Dr. Howard

Peacock
Gold Member
Dilated said:
I think if you can net $3k/month USD you would be in a position to retire in a developing country or semi-retire in a low cost of living state in USA. The margin of comfortability is unique to each individual.

The key is to get housing costs below $700/mo. The best combination of cost of living and quality of life I have seen in USA is Wisconsin. Green Bay in particular. The people are nice and hardworking and you can get a decent house for under $150k. Cold as hell, though.

To achieve $3k/mo. consistently and relatively safely I think you’ll need >$500k in investable assets. I have yet to hear any discussion about closed-end bond funds on this forum. It’s a great way to achieve a decent yield in the form of dividends, which can be used to live on. Have to be careful with the leveraged ones, however.

Its one of the few places that people are neighborly any more. Just last week I helped push a stranger's car out of a ditch and helped another person back a large truck out of a small parking lot.

Housing is inexpensive, but so is rent here. I don't know how the rent is so cheap considering the very high property taxes. You would be paying about $3500/year in tax on your $150k house so just beware of that.

Its not easy to get rich in WI, but its a great place to live peacefully.
 

Dilated

Woodpecker
Dr. Howard said:
Dilated said:
I think if you can net $3k/month USD you would be in a position to retire in a developing country or semi-retire in a low cost of living state in USA. The margin of comfortability is unique to each individual.

The key is to get housing costs below $700/mo. The best combination of cost of living and quality of life I have seen in USA is Wisconsin. Green Bay in particular. The people are nice and hardworking and you can get a decent house for under $150k. Cold as hell, though.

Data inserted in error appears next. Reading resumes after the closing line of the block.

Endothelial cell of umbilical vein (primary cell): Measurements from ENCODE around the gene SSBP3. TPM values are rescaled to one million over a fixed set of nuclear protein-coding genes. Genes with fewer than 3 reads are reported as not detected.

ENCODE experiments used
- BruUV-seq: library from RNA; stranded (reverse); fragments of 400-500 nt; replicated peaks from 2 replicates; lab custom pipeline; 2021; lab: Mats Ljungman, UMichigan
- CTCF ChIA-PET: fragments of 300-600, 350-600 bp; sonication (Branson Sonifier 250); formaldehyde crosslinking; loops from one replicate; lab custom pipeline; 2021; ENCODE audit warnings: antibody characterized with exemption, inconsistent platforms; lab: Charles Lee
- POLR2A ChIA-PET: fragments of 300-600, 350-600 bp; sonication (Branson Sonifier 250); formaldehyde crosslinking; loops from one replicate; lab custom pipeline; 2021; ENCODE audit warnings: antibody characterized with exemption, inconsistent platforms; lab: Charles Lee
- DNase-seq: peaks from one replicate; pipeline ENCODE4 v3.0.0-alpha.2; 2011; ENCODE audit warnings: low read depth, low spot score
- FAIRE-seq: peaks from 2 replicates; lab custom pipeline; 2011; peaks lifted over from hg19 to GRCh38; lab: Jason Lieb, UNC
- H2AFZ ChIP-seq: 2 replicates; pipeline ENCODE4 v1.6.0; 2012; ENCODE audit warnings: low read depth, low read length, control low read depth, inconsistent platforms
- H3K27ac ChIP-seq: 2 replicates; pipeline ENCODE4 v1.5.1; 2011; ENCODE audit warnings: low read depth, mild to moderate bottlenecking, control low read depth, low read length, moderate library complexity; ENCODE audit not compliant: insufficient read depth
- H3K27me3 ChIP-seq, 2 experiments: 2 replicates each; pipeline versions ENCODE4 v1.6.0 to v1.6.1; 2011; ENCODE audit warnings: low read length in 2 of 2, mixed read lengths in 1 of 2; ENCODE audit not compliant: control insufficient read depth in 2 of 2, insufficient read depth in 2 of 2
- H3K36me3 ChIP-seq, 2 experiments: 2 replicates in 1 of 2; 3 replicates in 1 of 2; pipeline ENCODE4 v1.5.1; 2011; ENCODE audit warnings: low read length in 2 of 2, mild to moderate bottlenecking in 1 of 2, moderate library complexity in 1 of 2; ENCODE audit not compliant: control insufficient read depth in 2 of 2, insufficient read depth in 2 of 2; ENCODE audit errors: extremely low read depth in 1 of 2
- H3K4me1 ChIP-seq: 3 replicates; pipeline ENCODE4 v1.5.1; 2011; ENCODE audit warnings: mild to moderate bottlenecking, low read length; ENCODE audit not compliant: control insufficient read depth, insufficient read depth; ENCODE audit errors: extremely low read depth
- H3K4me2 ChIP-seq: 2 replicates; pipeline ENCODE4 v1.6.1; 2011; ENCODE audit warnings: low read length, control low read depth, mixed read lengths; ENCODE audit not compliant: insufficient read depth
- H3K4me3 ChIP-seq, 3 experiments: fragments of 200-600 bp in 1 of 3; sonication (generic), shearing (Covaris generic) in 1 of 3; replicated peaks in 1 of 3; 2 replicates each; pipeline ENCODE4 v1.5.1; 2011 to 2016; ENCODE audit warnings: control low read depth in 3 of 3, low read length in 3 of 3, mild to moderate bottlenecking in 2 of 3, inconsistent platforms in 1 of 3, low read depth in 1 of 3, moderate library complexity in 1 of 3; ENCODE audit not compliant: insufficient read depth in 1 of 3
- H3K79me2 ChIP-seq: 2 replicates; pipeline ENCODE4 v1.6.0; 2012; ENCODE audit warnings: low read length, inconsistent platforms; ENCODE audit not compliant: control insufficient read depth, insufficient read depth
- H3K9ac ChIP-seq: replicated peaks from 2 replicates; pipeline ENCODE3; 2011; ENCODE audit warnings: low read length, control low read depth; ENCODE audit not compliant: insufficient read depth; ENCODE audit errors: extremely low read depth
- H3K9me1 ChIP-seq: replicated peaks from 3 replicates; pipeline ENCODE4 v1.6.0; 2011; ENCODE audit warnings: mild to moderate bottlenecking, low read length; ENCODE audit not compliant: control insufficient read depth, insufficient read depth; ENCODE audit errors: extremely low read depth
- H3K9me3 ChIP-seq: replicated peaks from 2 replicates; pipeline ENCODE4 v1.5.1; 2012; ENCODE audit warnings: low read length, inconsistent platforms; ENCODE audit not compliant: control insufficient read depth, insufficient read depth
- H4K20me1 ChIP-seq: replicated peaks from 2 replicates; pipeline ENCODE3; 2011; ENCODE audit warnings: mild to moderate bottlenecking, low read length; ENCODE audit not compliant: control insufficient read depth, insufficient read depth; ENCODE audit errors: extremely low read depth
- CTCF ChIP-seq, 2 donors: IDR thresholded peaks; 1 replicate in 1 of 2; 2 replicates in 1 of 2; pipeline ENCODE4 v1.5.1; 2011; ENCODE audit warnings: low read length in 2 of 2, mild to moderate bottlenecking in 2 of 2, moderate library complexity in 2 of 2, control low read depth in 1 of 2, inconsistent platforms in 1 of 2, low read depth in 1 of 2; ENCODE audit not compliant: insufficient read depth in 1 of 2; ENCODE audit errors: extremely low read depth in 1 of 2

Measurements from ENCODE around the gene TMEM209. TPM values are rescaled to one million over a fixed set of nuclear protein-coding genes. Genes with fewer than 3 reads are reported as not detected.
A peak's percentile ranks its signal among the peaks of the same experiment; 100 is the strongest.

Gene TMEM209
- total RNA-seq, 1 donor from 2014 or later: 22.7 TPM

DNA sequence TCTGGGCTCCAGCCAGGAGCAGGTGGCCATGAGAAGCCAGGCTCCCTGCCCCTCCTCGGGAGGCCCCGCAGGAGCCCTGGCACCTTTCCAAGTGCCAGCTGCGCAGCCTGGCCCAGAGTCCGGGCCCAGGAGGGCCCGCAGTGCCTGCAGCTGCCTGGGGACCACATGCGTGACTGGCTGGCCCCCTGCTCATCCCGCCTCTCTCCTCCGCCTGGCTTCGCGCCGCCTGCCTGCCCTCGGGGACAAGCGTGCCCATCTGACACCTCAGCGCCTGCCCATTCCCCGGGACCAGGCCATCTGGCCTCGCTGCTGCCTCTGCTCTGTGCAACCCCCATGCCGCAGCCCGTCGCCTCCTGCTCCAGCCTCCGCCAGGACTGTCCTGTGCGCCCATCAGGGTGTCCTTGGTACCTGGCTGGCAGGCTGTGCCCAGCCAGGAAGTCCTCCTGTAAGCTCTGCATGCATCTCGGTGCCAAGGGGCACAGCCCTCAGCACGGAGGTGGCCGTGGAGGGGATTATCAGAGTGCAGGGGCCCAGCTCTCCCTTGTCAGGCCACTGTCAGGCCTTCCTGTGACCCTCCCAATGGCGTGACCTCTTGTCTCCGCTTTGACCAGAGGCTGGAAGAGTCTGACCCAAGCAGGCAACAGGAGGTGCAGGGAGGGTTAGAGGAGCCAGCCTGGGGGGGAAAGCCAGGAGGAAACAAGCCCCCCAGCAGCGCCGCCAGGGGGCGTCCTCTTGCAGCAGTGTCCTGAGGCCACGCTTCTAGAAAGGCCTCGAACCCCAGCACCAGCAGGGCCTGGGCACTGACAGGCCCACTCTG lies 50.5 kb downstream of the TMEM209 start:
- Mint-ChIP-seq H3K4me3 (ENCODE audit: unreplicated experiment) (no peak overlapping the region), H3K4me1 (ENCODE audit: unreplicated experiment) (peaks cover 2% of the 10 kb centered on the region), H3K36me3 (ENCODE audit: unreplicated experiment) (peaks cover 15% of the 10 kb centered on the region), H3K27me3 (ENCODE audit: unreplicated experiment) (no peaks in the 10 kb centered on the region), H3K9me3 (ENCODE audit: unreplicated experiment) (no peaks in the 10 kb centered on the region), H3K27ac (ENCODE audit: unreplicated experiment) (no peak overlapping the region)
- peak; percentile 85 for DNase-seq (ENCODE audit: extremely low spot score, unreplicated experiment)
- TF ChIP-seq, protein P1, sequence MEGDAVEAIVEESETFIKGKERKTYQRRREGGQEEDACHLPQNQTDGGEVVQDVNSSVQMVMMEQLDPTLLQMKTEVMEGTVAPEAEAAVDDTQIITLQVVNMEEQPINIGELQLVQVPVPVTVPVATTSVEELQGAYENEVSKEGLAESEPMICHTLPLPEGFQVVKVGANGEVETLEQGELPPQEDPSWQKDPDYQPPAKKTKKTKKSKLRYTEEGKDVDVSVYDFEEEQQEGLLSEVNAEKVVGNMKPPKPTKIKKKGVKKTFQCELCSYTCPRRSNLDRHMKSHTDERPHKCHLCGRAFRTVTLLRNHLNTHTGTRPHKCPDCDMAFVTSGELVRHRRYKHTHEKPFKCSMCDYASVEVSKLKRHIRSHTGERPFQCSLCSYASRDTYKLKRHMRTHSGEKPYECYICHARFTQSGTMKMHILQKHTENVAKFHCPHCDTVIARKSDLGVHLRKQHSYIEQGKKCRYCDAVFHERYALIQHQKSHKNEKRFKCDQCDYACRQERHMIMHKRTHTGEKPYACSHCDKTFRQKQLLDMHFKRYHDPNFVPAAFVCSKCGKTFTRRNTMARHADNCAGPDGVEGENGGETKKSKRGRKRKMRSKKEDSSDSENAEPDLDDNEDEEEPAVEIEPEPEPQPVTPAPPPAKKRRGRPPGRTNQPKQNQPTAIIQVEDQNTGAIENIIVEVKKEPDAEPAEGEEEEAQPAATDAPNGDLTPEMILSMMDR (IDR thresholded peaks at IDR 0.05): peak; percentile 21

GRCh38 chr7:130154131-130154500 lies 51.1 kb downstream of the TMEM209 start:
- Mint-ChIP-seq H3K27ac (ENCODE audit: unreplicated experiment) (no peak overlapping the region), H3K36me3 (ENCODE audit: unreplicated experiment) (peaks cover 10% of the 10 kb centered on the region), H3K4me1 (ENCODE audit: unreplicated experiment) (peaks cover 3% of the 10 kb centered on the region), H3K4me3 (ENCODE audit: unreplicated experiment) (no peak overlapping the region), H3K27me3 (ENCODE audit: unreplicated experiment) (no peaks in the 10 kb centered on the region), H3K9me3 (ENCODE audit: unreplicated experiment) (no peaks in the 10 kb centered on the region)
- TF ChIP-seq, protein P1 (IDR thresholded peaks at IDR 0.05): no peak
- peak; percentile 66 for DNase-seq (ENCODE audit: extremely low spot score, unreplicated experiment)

To achieve $3k/mo. consistently and relatively safely I think you’ll need >$500k in investable assets. I have yet to hear any discussion about closed-end bond funds on this forum. It’s a great way to achieve a decent yield in the form of dividends, which can be used to live on. Have to be careful with the leveraged ones, however.

Its one of the few places that people are neighborly any more. Just last week I helped push a stranger's car out of a ditch and helped another person back a large truck out of a small parking lot.

Housing is inexpensive, but so is rent here. I don't know how the rent is so cheap considering the very high property taxes. You would be paying about $3500/year in tax on your $150k house so just beware of that.

Its not easy to get rich in WI, but its a great place to live peacefully.

Didn’t realize property taxes were that high. Thanks for the info. Agree, I think Wisconsin would be a great place to reside once you’ve acquired some wealth, especially for those that are considering bringing a wife from a developing country.
 

SlickyBoy

Hummingbird
PUA_Rachacha said:
SlickyBoy said: